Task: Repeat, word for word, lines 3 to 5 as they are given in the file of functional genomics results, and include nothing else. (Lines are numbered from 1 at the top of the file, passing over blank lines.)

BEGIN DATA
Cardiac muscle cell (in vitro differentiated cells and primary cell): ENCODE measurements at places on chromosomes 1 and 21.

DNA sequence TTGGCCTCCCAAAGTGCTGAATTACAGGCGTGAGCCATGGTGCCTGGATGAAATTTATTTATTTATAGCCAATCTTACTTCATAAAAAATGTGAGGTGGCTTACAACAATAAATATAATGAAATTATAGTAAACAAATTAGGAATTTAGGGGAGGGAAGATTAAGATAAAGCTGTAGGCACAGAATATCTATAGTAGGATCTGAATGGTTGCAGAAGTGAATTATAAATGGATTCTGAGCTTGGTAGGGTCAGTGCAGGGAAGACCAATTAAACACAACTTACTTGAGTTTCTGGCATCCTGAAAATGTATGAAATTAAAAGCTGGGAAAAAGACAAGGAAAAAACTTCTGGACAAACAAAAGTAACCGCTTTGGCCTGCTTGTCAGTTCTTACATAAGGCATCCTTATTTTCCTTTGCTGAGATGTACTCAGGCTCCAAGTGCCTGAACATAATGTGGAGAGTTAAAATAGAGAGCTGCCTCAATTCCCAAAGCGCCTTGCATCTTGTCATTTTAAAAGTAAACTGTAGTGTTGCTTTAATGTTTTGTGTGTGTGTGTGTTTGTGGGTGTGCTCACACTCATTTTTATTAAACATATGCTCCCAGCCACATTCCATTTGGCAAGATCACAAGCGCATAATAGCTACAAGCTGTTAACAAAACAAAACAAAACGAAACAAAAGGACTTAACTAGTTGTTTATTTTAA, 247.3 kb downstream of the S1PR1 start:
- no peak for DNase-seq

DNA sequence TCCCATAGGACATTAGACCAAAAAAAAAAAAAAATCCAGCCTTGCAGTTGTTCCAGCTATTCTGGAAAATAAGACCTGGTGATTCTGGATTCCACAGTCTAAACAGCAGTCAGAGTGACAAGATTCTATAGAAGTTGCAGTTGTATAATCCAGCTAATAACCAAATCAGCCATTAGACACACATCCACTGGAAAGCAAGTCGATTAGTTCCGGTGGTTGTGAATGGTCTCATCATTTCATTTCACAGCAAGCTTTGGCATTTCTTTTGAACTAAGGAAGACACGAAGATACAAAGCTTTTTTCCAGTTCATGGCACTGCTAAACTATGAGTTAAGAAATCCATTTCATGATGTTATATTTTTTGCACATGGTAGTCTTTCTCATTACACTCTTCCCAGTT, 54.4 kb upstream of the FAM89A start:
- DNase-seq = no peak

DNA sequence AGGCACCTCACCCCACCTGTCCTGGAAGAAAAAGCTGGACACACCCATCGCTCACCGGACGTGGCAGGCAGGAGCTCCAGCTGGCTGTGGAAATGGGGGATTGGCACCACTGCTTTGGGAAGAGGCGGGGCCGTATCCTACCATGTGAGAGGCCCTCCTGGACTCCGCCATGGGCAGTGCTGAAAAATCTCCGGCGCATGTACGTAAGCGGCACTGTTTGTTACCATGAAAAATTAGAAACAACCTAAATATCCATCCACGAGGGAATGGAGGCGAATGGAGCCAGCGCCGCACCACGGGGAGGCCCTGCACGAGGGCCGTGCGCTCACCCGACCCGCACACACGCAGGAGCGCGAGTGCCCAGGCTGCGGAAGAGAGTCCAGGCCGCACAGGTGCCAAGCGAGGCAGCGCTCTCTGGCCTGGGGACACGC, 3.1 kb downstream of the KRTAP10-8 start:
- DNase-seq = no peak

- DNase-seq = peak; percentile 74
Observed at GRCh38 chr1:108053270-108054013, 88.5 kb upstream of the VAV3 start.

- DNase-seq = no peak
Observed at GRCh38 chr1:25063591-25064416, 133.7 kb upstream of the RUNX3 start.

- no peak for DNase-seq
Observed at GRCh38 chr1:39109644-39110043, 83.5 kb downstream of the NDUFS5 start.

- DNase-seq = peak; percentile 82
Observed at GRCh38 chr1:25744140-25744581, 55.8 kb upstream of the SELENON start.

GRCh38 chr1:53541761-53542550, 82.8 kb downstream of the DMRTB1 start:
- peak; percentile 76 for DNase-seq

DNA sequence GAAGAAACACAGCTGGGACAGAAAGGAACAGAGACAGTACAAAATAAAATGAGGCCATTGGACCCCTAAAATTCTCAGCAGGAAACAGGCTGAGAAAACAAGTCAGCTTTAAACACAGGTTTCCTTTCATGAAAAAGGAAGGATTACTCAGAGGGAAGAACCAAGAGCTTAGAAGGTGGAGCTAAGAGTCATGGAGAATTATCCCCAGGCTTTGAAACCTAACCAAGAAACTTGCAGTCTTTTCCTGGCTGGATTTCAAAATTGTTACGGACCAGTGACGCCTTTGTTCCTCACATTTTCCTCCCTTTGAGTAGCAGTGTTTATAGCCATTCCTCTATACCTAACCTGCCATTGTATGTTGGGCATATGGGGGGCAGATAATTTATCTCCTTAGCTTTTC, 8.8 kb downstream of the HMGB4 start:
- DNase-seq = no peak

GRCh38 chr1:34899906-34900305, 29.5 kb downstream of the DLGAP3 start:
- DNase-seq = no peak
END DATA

- no peak for DNase-seq

DNA sequence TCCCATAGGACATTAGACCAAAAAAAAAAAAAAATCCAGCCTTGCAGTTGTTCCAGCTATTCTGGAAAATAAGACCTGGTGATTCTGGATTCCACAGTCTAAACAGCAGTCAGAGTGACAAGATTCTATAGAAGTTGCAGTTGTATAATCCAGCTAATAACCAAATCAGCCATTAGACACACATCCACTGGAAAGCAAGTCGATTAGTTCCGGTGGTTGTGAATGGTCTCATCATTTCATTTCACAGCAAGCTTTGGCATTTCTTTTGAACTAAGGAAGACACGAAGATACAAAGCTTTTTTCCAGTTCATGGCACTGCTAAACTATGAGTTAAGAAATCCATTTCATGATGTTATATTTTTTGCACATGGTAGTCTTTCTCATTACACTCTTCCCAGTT, 54.4 kb upstream of the FAM89A start:
- DNase-seq = no peak